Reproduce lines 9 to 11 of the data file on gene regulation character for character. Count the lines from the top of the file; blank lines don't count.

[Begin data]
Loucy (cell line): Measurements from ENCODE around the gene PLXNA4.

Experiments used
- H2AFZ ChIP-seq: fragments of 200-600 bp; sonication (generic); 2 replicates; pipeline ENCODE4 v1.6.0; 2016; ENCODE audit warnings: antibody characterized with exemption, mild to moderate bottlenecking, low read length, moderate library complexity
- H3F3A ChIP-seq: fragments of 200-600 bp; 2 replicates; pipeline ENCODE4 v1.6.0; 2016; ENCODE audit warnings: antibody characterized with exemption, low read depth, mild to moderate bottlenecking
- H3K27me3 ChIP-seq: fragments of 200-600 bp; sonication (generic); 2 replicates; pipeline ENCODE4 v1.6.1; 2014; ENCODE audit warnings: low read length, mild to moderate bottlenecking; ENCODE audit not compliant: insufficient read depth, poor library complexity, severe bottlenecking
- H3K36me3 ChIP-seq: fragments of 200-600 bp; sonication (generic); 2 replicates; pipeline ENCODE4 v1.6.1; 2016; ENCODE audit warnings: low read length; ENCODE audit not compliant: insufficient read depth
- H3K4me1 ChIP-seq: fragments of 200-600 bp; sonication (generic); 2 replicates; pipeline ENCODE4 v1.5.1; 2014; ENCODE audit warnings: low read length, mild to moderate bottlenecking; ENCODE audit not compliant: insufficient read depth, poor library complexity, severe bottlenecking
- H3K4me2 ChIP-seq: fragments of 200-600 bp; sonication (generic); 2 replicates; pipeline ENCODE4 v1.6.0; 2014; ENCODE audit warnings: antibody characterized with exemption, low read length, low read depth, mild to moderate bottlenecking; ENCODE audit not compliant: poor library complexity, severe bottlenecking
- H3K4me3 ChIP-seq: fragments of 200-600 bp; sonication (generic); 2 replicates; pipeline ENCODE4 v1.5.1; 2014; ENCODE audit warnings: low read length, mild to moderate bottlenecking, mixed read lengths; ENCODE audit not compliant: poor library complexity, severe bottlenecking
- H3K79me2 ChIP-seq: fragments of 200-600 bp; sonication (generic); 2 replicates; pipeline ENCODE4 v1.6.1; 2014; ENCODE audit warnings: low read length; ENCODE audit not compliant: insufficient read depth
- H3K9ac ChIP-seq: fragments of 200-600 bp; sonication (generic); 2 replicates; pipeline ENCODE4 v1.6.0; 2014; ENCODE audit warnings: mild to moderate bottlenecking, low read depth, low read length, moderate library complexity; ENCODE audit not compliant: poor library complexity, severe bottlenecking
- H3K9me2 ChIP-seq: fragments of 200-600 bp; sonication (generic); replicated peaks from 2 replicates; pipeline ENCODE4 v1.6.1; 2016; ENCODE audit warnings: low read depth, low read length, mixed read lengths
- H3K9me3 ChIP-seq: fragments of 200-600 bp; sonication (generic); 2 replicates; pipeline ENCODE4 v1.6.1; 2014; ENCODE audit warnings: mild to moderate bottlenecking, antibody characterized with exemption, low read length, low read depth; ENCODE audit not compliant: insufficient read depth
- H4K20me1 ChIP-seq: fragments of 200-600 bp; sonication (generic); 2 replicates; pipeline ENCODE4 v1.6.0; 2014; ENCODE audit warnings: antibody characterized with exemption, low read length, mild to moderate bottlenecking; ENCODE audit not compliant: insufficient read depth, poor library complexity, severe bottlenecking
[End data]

- H3K4me3 ChIP-seq: fragments of 200-600 bp; sonication (generic); 2 replicates; pipeline ENCODE4 v1.5.1; 2014; ENCODE audit warnings: low read length, mild to moderate bottlenecking, mixed read lengths; ENCODE audit not compliant: poor library complexity, severe bottlenecking
- H3K79me2 ChIP-seq: fragments of 200-600 bp; sonication (generic); 2 replicates; pipeline ENCODE4 v1.6.1; 2014; ENCODE audit warnings: low read length; ENCODE audit not compliant: insufficient read depth
- H3K9ac ChIP-seq: fragments of 200-600 bp; sonication (generic); 2 replicates; pipeline ENCODE4 v1.6.0; 2014; ENCODE audit warnings: mild to moderate bottlenecking, low read depth, low read length, moderate library complexity; ENCODE audit not compliant: poor library complexity, severe bottlenecking